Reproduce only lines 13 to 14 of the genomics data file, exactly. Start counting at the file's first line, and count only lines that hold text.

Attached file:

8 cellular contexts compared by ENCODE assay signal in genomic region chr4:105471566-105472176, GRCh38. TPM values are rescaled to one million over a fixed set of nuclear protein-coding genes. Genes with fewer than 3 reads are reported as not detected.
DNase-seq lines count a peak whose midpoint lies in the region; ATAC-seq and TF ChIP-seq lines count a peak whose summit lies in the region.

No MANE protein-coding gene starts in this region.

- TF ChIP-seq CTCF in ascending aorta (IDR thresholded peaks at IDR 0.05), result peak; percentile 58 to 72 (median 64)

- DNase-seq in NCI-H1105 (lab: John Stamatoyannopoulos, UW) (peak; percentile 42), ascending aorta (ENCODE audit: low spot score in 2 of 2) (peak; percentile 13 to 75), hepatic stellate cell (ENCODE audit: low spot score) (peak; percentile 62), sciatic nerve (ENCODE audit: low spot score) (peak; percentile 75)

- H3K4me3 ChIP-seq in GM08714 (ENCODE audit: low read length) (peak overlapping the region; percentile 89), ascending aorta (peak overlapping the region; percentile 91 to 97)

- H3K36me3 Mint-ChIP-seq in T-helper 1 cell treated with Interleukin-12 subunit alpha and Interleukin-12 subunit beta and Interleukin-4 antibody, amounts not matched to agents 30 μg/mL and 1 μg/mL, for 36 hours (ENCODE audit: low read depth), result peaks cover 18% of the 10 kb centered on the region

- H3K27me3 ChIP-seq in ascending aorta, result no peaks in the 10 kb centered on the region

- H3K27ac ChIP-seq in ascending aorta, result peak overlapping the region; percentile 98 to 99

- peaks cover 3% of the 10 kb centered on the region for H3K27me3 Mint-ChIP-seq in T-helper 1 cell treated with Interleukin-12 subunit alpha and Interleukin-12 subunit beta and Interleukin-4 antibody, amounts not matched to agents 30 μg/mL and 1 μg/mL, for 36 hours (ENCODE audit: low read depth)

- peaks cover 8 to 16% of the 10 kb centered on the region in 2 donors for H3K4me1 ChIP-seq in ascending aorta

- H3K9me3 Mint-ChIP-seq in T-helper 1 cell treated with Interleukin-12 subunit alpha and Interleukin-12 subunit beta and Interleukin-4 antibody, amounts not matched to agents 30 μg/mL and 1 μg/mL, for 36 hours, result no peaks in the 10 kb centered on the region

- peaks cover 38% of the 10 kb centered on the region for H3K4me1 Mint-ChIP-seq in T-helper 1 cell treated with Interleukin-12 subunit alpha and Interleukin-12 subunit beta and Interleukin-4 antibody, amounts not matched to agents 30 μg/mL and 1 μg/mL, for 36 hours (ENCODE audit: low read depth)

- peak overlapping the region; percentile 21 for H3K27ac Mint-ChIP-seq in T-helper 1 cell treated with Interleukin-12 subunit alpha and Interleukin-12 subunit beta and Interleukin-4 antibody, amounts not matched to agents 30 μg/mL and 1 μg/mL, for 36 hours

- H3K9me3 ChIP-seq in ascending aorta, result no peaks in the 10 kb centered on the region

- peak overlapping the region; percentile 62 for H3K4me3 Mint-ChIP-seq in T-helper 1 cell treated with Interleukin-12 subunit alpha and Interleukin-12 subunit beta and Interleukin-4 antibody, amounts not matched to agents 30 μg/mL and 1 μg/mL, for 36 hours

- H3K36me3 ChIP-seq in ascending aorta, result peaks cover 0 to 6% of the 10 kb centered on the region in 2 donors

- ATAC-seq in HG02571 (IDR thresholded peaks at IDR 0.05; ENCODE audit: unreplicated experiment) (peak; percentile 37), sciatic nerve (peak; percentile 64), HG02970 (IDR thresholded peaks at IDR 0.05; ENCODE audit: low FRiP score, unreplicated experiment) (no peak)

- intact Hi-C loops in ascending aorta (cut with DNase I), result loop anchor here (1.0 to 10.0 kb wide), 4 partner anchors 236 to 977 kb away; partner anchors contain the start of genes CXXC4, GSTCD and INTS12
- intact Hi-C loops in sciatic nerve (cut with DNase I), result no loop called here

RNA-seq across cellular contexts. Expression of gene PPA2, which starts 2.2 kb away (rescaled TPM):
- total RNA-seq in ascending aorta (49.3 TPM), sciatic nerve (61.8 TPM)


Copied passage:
- peaks cover 38% of the 10 kb centered on the region for H3K4me1 Mint-ChIP-seq in T-helper 1 cell treated with Interleukin-12 subunit alpha and Interleukin-12 subunit beta and Interleukin-4 antibody, amounts not matched to agents 30 μg/mL and 1 μg/mL, for 36 hours (ENCODE audit: low read depth)

- peak overlapping the region; percentile 21 for H3K27ac Mint-ChIP-seq in T-helper 1 cell treated with Interleukin-12 subunit alpha and Interleukin-12 subunit beta and Interleukin-4 antibody, amounts not matched to agents 30 μg/mL and 1 μg/mL, for 36 hours